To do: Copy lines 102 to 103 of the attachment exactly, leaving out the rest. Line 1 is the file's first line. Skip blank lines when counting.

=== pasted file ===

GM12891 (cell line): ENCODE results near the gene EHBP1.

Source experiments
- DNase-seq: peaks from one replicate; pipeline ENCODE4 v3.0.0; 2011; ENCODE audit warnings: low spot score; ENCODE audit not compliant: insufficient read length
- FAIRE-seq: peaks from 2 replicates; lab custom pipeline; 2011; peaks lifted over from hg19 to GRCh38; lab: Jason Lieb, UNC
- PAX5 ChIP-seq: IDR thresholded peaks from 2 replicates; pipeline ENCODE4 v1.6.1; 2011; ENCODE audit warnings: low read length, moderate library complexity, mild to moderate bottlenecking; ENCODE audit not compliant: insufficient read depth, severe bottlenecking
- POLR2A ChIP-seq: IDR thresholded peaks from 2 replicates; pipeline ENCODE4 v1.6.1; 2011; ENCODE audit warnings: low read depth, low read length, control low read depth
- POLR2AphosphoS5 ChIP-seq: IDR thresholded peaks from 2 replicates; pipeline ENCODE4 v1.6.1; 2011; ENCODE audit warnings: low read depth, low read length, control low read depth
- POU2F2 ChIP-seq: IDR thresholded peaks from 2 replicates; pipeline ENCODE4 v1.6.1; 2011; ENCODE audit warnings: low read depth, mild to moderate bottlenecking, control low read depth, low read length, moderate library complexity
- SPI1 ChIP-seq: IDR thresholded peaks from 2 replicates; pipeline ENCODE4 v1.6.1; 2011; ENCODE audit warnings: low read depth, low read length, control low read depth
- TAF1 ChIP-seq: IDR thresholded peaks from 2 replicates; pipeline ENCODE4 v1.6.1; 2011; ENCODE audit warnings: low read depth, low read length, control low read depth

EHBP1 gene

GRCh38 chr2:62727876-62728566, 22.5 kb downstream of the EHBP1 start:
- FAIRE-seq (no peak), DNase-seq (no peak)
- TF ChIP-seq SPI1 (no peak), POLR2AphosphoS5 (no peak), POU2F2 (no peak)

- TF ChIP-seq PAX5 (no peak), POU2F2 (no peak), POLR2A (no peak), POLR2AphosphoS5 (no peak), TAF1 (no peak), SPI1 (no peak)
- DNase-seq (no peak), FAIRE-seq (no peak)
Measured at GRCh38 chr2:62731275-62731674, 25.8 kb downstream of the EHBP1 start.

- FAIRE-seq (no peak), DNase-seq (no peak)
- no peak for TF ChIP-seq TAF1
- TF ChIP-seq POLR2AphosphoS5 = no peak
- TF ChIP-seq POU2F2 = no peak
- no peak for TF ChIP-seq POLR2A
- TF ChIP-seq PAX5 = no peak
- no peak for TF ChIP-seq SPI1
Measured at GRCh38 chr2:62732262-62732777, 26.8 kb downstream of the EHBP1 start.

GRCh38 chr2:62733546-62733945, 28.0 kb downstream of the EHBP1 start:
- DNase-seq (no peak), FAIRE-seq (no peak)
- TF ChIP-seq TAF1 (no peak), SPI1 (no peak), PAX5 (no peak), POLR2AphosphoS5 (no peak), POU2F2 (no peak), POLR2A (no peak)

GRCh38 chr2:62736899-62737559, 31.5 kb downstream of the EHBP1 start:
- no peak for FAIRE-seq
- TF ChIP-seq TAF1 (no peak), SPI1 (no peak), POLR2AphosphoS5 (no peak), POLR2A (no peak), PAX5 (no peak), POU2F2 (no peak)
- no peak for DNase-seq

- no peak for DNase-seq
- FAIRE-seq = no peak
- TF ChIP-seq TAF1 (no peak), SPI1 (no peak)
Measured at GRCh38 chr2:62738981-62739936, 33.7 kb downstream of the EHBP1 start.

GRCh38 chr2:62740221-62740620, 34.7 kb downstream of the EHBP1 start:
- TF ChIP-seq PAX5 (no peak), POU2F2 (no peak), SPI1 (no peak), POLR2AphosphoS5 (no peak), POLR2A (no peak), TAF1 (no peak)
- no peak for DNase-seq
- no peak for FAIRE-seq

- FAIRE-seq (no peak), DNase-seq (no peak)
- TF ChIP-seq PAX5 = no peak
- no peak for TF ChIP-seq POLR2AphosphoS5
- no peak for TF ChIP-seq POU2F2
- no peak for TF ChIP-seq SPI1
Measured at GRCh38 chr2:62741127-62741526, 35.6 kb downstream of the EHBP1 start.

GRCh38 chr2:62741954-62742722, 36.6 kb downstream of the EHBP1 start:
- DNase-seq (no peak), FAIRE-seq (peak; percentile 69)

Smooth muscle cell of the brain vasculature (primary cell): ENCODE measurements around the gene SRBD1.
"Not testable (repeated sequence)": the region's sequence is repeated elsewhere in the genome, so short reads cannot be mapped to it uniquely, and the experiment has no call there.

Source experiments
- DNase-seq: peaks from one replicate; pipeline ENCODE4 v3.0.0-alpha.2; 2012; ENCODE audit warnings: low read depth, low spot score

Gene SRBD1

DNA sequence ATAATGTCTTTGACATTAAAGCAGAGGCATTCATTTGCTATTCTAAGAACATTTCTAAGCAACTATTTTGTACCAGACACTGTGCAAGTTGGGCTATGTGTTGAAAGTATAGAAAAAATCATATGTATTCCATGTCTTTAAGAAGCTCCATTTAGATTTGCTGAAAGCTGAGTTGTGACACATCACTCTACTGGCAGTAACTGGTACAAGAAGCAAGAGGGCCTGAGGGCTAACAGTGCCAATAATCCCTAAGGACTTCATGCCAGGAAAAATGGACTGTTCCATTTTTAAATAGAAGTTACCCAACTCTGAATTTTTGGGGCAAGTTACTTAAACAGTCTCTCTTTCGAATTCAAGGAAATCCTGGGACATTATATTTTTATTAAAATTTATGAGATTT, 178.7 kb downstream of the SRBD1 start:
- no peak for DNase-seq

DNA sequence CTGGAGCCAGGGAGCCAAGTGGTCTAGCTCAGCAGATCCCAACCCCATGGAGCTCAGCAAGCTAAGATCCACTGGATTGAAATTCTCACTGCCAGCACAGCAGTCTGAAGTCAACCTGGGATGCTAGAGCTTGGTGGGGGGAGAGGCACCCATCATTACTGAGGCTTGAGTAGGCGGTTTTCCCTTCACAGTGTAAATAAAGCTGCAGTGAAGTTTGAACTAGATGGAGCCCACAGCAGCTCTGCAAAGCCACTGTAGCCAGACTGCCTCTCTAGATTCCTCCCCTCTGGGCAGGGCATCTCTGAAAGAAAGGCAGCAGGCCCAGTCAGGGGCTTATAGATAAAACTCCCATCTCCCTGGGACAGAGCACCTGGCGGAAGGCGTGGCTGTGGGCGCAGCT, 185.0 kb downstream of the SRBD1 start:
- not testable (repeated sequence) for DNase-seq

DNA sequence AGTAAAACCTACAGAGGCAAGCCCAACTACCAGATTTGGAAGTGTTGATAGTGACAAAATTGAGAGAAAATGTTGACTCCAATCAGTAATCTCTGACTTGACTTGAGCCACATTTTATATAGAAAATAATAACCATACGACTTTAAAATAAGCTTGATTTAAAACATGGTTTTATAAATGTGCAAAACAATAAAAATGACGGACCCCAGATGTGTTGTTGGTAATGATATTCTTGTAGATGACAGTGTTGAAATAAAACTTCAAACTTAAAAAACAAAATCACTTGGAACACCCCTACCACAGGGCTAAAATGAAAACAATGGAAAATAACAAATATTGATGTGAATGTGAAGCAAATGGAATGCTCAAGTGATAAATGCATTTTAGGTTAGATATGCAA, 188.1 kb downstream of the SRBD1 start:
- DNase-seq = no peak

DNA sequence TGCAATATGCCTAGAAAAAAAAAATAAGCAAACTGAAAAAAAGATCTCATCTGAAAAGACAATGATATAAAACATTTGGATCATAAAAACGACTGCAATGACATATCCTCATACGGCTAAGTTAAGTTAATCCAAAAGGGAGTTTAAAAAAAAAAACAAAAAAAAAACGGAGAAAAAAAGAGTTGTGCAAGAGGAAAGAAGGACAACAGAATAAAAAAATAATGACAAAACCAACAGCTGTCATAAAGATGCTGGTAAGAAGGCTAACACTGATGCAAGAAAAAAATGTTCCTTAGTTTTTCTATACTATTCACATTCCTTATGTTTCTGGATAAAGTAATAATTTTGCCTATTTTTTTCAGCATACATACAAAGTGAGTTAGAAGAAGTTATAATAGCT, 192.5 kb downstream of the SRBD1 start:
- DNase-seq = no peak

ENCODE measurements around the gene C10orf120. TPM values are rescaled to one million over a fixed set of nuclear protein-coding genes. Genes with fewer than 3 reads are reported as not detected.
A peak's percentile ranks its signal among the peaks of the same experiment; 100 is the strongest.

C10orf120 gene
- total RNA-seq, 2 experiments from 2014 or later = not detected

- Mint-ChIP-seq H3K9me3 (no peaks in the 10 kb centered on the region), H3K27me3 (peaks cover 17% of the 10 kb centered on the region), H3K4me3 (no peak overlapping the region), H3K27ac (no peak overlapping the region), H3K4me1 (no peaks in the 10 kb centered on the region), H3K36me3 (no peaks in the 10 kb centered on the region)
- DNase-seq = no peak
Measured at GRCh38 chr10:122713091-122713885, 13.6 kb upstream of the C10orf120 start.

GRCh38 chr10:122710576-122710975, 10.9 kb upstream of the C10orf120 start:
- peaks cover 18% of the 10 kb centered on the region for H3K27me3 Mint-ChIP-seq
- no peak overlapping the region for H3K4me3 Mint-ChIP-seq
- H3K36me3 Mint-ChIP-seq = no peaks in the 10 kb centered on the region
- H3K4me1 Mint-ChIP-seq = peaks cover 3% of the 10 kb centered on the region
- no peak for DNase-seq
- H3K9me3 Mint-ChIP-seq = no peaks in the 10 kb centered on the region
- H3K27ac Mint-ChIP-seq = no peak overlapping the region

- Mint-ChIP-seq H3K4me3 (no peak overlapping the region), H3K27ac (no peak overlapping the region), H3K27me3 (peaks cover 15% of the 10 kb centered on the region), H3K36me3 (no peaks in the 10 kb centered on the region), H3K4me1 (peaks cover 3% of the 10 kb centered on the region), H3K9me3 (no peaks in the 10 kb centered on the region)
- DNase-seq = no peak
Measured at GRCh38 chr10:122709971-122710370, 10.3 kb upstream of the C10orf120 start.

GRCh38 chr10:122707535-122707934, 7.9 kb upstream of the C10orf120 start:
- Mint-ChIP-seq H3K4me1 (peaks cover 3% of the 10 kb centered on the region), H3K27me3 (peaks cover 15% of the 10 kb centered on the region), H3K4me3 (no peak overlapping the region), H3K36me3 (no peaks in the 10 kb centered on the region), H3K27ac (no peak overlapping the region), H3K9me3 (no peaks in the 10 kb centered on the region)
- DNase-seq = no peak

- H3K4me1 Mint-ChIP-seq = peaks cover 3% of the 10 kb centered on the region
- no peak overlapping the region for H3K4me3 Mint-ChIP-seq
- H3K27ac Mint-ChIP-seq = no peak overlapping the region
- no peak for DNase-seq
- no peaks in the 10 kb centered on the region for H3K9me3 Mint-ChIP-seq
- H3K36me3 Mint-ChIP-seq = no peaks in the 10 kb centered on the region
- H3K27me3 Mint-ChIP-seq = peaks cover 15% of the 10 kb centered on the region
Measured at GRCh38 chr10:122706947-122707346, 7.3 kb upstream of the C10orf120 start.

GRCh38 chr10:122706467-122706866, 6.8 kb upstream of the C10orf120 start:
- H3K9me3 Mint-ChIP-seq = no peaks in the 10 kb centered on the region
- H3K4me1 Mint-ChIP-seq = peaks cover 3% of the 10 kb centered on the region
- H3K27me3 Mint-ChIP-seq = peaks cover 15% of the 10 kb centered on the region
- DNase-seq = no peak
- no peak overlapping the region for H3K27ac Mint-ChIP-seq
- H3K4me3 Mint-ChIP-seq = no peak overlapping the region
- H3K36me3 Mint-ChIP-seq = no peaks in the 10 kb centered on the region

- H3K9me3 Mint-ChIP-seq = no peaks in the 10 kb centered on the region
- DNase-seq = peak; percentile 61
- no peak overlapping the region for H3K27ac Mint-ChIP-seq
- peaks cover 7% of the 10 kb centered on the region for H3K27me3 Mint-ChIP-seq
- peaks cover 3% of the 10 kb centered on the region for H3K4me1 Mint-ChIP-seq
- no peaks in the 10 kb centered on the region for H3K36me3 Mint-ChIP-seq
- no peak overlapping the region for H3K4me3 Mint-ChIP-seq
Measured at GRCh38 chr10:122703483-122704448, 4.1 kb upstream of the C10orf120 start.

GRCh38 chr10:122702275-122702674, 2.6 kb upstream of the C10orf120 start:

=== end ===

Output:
- peaks cover 7% of the 10 kb centered on the region for H3K27me3 Mint-ChIP-seq
- peaks cover 3% of the 10 kb centered on the region for H3K4me1 Mint-ChIP-seq